Anatomy and Physiology Ch. 2


Terms in this set (...)

is anything that occupies space and has mass
kinetic energy
is the energy of motion
potential energy
is stored energy
are unique substances that cannot be broken down into simpler substances by ordinary chemical means
are the smallest particles of an element that retain the characteristics of that element
have a positive charge and weigh 1 atomic mass unit (amu)
do not have a charge and weigh 1 amu
are found moving around the nucleus, have a negative charge, and are weightless
atomic number
is equal to the number of protons of an element
mass number
is equal to the number of protons plus the number of neutrons
are structural variations of an atom that have the same number of protons, but differ in the number of neutrons
are heavier, unstable isotopes of an element that spontaneously decompose into more stable forms
a combination of two or more atoms
are substances made of two or more components mixed physically
are homogeneous mixtures of compounds that may be gases, liquids, or solids
the substance present in the greatest amount
substances present in smaller amounts
colloids or emulsions
are heterogeneous mixtures that often appear milky, and have larger solute particles that do not settle out of solution
are heterogeneous mixtures with large, often visible solutes that tend to settle out
octet rule (rule of eights)
states that except for the first energy shell (stable with two electrons), atoms are stable with eight electrons in their outermost (valence) shell
ionic bonds
are chemical bonds that form between two atoms that transfer one or more electrons from one atom to the other
is an electron acceptor carrying a net negative charge due to the extra electron
is an electron donor carrying a net positive charge due to the loss of an electron
are large structures of cations and anions held together by ionic bonds
covalent bonds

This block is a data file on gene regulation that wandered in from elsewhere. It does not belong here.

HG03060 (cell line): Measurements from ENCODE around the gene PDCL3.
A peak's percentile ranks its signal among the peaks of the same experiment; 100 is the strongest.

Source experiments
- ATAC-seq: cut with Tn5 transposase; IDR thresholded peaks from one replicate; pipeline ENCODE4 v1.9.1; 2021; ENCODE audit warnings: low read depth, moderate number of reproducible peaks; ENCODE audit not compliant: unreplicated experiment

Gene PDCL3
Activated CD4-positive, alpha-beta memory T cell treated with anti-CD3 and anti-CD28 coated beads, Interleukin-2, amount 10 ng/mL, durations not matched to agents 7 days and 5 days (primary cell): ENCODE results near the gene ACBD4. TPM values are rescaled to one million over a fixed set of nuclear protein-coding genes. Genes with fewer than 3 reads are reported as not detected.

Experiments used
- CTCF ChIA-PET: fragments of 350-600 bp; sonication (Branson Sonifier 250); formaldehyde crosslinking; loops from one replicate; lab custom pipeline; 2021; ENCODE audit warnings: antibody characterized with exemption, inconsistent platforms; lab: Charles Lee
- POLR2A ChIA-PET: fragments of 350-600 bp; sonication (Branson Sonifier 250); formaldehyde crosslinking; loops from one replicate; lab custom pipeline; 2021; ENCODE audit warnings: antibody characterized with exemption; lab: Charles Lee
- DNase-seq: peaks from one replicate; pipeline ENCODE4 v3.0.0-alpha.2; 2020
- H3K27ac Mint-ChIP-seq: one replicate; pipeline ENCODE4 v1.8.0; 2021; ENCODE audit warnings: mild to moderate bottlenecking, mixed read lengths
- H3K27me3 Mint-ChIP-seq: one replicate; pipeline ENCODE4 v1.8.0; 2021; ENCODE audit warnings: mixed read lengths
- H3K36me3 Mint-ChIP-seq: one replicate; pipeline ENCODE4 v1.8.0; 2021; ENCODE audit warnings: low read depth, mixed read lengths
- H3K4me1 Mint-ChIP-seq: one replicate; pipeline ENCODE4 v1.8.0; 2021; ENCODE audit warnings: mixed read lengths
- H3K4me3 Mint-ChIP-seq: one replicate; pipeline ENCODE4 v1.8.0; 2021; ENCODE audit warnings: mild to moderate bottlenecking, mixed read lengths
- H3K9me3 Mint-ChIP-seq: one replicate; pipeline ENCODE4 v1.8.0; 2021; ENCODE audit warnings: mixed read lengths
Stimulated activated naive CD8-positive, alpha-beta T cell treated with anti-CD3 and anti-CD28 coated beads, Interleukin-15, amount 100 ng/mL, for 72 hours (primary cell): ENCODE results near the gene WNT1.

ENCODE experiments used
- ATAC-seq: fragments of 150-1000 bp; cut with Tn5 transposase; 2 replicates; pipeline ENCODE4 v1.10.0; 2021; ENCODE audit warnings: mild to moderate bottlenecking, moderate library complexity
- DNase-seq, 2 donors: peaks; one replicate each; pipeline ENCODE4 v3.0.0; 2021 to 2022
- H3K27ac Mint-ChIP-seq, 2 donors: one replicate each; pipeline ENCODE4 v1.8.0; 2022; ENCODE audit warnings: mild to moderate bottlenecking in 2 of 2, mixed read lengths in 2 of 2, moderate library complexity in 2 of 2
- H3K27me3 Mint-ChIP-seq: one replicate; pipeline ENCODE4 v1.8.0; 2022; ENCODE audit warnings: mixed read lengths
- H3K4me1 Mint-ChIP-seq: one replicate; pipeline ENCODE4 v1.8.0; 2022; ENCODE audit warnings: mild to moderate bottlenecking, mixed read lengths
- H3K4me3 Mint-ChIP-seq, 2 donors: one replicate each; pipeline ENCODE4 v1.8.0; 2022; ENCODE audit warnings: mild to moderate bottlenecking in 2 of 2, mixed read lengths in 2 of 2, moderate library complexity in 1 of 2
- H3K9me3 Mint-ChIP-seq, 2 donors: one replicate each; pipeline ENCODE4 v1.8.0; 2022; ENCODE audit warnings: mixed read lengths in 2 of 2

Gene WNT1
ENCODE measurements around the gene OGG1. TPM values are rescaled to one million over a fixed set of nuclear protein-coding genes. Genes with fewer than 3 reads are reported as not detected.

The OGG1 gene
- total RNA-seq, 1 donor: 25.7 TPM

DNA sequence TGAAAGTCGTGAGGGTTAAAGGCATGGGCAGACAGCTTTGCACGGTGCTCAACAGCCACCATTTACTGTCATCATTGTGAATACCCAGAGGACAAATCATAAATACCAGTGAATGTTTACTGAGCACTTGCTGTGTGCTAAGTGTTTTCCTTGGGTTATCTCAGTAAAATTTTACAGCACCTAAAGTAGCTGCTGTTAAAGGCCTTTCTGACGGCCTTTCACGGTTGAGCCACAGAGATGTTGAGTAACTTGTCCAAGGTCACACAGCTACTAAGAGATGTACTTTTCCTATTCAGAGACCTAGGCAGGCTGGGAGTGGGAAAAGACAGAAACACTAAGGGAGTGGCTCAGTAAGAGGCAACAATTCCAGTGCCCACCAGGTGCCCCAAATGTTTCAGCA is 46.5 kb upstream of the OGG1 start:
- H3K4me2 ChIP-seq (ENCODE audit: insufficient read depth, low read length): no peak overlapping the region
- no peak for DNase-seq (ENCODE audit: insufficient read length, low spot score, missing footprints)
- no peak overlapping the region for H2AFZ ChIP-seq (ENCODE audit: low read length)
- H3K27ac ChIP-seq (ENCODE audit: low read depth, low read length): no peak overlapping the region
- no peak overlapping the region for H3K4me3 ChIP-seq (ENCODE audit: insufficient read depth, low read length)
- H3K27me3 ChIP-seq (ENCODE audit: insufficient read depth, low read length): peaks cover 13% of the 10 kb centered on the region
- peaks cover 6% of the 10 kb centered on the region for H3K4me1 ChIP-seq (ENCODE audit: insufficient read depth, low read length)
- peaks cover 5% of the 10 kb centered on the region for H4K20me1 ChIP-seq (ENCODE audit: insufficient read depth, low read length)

form when electrons are shared between two atoms
nonpolar molecules
share their electrons evenly between two atoms
polar molecules
electrons spend more time around one atom thus providing that atom with a partial negative charge, while the other atom takes on a partial positive charge
a polar molecule, due to the two poles of charges contained in the molecule
hydrogen bonds
are weak attractions that form between partially charged atoms found in polar molecules
surface tension
is due to hydrogen bonds between water molecules
synthesis (combination) reaction
larger molecules are formed from smaller molecules
decomposition reaction
a molecule is broken down into smaller molecules
exchange (displacement) reaction
involve both synthesis and decomposition reactions
oxidation-reduction reaction
are special exchange reactions in which electrons are exchanged between reactants
exergonic reactions
release energy as a product
endergonic reactions
absorb energy
catalysts (enzymes)
increase the rate of a chemical reaction without taking part in the reaction
high heat capacity
meaning that it absorbs and releases a great deal of heat before it changes temperature
high heat of vaporization
meaning that it takes a great deal of energy (heat) to break the bonds between molecules
are also known as proton donors, and dissociate in water to yield hydrogen ions and anions
are also called proton acceptors, and absorb hydrogen ions
organic compounds
carbohydrates, lipids, proteins, and nucleic acids
are a group of molecules including sugars and starches and contain carbon, hydrogen, and oxygen
are simple sugars that are single-chain or single-ring structures
are formed when two monosaccharides are joined by a dehydration synthesis
are long chains of monosaccharides linked together by dehydration synthesis
are insoluble in water but dissolve readily in nonpolar solvents
(neutral fats) are commonly known as fats when solid and oils when liquid
are diglycerides with a phosphorus-containing group and two fatty acid chains
are flat molecules made up of four interlocking hydrocarbon rings
they are the basic structural material of the body and play vital roles in cell function
the linear sequence of amino acids
proteins twist and turn on themselves to form a more complex structure
resulting from a protein folding upon itself to form a ball-like structure
results from two or more polypeptide chains grouped together to form a complex protein
fibrous proteins
are extended and strandlike and are known as structural proteins and most have only secondary structure
globular proteins
are compact, spherical structures, they are water-soluble, chemically active molecules, and play an important role in vital body functions
losing their shape due to breaking of their hydrogen bonds
protein denaturation
is a loss of the specific three-dimensional structure of a protein
molecular chaperones
are a type of globular protein that help proteins achieve their three-dimensional shape
are the structural units of nucleic acids
nucleic acids
composed of carbon, oxygen, hydrogen, nitrogen, and phosphorus are the largest molecules in the body
is the genetic material of the cell, and is found within the nucleus
is located outside the nucleus, and is used to make proteins using the instructions provided by the DNA
is the energy currency used by the cell